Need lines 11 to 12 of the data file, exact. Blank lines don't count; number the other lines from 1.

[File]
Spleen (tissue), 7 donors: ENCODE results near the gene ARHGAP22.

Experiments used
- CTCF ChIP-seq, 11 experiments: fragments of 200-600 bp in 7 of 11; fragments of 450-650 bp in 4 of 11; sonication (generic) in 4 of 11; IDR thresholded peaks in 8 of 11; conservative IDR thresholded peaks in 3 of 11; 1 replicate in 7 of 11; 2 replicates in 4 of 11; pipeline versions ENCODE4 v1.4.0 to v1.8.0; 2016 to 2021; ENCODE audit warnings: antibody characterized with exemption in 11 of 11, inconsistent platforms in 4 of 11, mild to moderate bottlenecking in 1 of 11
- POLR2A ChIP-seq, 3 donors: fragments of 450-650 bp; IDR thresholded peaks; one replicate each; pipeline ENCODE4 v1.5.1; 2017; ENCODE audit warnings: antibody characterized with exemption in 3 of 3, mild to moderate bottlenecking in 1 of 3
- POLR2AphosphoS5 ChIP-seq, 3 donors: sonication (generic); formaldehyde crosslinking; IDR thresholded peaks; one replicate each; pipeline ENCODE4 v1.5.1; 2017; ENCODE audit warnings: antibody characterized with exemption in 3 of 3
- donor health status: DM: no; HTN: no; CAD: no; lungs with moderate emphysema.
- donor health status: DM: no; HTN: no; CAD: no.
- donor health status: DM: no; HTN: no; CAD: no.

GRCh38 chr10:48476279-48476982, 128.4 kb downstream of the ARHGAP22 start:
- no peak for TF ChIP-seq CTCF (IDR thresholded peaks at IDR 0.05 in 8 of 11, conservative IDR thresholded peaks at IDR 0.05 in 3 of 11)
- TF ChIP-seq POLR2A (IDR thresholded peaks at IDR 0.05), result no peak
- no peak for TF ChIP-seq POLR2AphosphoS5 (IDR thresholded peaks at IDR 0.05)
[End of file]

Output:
- TF ChIP-seq POLR2A (IDR thresholded peaks at IDR 0.05), result no peak
- no peak for TF ChIP-seq POLR2AphosphoS5 (IDR thresholded peaks at IDR 0.05)